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Optical Computing

Electronics

World's smallest optical switch uses a single atom

The rapid and on-going development of micro-miniature optical electronic devices is helping to usher in a new era of photonic computers and light-based memories that promise super-fast processor speeds and ultra-secure communications. However, as these components are shrunk ever further, fundamental limits to their dimensions are dictated by the wavelength of light itself. Now researchers at ETH Zurich claim to have overcome this limitation by creating both the world's smallest optical switch using a single atom, and accompanying circuitry that appears to break the rules by being smaller than the wavelength of the light that passes through it.Read More

Computers

All-optical permanent on-chip memory paves the way for faster, more efficient computers

A new non-volatile optical memory has been created by researchers working at the Karlsruhe Institute of Technology (KIT) and the universities of Münster, Oxford, and Exeter. Utilizing innovative phase-change materials to store information, the new device promises to significantly improve processing speeds by effectively eliminating the existing bottleneck of having to convert optical signals into electrical signals for storage and then back again for transmission.Read More

Physics

World's smallest beamsplitter paves way toward computing at the speed of light

Silicon photonics is an emerging technology that incorporates electronic circuits using photons of laser light rather than electrons to transmit, receive, and manipulate information. As such, a silicon photonic CPU could potentially process information at the speed of light – millions of times faster than computers available today. In a step towards this goal, engineers working at the University of Utah have developed an ultra-compact photonic beam-splitter so small that millions of these devices could fit on a single silicon chip.Read More

Science

Fabricated nanoantennas used to produce high-resolution holograms

Holography is one of the more dramatic forms of photography, in which a three-dimensional image is stored on a photographic plate in the form of interference fringes. Researchers at Purdue University in Indiana have developed a different approach, in which a 3D image is stored in a structure of thousands of V-shaped nanoantennas etched into an ultrathin gold foil. The new approach dramatically shrinks the size of a hologram, potentially enabling photonic and plasmonic devices and optical switches small enough to be integrated into computer chips.Read More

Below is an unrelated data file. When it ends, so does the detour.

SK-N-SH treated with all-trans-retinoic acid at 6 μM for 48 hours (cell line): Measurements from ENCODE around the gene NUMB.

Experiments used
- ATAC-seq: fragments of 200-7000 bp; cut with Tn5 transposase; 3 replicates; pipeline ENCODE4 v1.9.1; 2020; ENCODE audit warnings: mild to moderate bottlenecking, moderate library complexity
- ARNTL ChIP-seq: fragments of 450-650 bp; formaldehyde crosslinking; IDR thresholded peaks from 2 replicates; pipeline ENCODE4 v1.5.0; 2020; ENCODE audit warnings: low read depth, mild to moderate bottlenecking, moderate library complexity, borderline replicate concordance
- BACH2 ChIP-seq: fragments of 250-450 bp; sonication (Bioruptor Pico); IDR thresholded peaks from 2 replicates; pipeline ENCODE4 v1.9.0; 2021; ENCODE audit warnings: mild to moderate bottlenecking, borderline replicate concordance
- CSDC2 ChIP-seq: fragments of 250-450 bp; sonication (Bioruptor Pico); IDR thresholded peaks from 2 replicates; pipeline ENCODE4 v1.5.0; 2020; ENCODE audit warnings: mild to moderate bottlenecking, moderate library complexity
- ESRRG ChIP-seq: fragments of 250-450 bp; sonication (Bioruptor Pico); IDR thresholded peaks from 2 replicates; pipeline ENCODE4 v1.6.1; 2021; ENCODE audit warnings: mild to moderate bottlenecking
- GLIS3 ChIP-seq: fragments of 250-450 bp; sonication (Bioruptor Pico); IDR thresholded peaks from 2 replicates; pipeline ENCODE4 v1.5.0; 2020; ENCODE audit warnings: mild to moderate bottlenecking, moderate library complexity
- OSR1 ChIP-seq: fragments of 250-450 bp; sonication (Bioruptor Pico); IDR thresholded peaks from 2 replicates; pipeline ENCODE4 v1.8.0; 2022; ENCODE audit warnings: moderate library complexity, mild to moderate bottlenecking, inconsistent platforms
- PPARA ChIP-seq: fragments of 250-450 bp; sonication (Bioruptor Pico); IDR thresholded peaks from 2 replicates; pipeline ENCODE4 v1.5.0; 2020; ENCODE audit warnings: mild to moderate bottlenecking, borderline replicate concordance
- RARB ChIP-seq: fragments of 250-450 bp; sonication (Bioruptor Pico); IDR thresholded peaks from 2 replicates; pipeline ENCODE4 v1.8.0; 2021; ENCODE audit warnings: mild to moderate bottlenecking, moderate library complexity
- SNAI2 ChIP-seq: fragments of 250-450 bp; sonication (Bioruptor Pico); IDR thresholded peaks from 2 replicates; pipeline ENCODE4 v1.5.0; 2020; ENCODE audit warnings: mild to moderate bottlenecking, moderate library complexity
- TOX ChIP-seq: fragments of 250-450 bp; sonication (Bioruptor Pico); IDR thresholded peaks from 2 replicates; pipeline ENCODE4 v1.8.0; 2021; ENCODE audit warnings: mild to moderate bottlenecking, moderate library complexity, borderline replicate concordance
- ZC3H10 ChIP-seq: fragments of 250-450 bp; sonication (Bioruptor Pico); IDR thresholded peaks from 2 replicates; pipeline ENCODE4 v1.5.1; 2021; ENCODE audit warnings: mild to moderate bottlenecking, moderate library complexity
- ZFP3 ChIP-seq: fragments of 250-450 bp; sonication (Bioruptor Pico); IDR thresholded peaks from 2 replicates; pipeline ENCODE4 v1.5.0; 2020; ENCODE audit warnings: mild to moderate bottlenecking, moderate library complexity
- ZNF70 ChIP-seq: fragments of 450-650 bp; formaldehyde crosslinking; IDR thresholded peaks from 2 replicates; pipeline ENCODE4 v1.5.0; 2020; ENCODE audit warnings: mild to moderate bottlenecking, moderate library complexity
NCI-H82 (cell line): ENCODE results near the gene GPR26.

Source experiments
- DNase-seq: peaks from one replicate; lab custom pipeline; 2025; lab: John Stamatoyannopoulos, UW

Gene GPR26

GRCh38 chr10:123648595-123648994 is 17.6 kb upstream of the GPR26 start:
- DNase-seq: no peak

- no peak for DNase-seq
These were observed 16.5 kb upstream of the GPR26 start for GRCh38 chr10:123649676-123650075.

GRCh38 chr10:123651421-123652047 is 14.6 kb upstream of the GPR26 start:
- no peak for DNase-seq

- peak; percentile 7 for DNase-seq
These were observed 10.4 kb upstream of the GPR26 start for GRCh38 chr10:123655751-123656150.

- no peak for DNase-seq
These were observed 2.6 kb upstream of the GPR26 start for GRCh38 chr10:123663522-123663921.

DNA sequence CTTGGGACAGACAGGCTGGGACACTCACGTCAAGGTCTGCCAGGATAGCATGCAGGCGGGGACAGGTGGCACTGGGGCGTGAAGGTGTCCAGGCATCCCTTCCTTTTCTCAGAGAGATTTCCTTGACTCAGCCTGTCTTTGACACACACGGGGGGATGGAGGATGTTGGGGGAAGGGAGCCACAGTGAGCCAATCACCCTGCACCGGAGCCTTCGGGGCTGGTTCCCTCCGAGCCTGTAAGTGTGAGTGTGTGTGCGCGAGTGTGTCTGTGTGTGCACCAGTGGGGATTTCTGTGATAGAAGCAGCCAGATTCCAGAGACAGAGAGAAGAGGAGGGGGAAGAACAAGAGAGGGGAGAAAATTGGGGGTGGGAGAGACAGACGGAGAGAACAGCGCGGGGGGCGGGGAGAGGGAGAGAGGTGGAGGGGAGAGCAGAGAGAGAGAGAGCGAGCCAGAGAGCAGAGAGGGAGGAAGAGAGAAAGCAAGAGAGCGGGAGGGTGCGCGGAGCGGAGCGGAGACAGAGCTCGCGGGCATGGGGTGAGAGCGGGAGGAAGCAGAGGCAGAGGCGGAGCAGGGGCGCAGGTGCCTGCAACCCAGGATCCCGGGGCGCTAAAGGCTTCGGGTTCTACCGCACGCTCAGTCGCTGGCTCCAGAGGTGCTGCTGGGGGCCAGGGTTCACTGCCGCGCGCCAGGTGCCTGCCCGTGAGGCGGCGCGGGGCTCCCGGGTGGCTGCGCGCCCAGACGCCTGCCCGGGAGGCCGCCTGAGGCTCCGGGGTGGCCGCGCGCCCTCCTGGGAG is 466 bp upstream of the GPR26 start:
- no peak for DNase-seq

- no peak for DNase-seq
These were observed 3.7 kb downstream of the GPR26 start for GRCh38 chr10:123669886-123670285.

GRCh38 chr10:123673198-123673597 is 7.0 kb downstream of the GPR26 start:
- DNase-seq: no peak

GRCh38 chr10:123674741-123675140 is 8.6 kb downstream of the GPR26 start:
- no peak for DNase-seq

Optical computing gets a lift on butterfly wings

A team of international researchers has developed artificial crystals with unique optical properties that could lead to advances in quantum computing and telecommunications. Their inspiration? The glorious green wings of the Callophyrs Rubi butterfly. Read More

Science

One + one = zero: coupled lasers turn each other off

High hopes have been maintained for decades concerning optical logic, optical switching matrices (e.g. for communications), and optical computing. The missing link in actualizing this promise is a practical circuit element that allows one light to be turned on or off purely by application of another light to the device - rather like voltage on the control gate of a field effect transistor. This missing link has now been developed through a novel application of the complex behavior exhibited by coupled lasers. Read More

Electronics

IBM unveils one trillion bit-per-second optical chip

Last Thursday at the Optical Fiber Communication Conference in Los Angeles, a team from IBM presented research on their wonderfully-named “Holey Optochip.” The prototype chipset is the first parallel optical transceiver that is able to transfer one trillion bits (or one terabit) of information per second. To put that in perspective, IBM states that 500 high-def movies could be downloaded in one second at that speed, while the entire U.S. Library of Congress web archive could be downloaded in an hour. Stated another way, the Optochip is eight times faster than any other parallel optical components currently available, with a speed that’s equivalent to the bandwidth consumed by 100,000 users, if they were using regular 10 Mb/s high-speed internet.Read More

Science

New diode promises to uncork optical computing bottleneck

When it comes to speed, photons leave electrons for dead and have a higher bandwidth, which means optical computers will be much faster than their current electron-based cousins. While optical diodes for use in optical information processing systems already exist, these require external assistance to transmit signals so cannot be readily integrated into computer chips. Now researchers at Purdue University have developed a “passive optical diode” that not only doesn’t require any outside help to transmit signals, but is also so small that millions would fit on a computer chip, potentially leading to faster, more powerful information processing and supercomputers.Read More

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